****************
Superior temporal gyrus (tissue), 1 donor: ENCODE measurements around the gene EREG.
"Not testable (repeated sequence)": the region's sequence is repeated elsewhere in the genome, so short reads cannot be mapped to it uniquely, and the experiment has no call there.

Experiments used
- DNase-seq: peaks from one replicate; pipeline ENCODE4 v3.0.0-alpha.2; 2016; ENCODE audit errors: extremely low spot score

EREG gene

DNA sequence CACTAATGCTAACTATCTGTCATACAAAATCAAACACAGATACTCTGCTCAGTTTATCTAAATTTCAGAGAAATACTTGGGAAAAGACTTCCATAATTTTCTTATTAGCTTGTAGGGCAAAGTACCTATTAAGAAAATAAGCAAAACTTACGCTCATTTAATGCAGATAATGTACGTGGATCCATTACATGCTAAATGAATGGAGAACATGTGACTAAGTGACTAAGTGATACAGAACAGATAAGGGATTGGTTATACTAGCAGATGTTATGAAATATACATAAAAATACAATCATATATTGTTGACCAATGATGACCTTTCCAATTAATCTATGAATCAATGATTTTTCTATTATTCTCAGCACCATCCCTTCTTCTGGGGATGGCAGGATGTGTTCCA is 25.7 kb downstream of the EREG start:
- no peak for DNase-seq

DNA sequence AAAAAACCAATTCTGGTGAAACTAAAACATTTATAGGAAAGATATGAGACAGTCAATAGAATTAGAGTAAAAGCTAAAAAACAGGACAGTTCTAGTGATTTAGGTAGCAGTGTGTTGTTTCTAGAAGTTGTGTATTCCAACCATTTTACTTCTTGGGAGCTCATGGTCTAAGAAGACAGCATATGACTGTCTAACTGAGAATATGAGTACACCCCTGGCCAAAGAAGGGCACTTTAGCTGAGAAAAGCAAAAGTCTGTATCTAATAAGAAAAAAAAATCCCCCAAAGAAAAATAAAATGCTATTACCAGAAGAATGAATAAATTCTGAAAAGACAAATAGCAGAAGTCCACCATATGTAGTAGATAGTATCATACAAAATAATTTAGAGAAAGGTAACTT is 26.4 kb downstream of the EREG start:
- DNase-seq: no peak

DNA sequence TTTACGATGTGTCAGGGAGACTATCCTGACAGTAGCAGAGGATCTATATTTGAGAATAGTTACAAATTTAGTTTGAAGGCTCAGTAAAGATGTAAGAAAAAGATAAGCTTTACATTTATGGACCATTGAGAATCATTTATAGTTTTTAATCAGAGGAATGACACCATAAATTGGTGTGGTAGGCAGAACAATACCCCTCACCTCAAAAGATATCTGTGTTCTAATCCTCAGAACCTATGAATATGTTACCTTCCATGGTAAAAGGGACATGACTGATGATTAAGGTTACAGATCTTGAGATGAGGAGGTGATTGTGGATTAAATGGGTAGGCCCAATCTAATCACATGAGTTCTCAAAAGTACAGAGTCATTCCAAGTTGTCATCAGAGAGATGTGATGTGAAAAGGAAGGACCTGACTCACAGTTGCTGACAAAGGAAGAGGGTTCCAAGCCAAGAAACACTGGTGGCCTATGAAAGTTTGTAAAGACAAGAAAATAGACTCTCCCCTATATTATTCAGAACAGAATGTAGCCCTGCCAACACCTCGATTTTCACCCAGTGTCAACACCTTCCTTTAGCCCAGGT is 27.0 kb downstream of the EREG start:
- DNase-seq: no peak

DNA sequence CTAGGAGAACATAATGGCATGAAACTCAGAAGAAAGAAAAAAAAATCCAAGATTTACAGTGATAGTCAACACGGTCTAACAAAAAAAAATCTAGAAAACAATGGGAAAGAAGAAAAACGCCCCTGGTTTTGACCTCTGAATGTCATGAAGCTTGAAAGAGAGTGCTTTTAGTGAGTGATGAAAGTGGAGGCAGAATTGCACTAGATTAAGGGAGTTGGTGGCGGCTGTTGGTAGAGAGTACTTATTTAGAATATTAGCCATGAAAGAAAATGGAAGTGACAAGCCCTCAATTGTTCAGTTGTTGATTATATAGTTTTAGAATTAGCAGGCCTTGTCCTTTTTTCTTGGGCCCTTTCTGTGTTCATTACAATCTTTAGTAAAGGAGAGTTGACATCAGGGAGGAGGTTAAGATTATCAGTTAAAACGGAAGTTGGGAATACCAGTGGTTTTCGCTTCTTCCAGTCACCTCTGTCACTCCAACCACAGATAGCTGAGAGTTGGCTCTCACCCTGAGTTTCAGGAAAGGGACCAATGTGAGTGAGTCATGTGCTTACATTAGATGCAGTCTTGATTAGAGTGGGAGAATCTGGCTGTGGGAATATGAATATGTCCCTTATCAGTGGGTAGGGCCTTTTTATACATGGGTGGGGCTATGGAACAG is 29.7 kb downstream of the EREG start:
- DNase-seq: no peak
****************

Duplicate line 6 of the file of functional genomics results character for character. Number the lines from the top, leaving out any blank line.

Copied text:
DNA sequence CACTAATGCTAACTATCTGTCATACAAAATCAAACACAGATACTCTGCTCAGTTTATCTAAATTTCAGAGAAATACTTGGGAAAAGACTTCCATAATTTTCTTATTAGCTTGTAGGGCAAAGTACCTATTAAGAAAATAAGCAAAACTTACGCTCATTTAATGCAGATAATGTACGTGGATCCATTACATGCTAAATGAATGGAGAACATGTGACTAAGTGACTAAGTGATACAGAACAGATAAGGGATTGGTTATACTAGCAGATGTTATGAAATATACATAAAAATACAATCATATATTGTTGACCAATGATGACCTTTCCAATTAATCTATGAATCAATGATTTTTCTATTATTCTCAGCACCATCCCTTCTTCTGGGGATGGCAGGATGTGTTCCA is 25.7 kb downstream of the EREG start: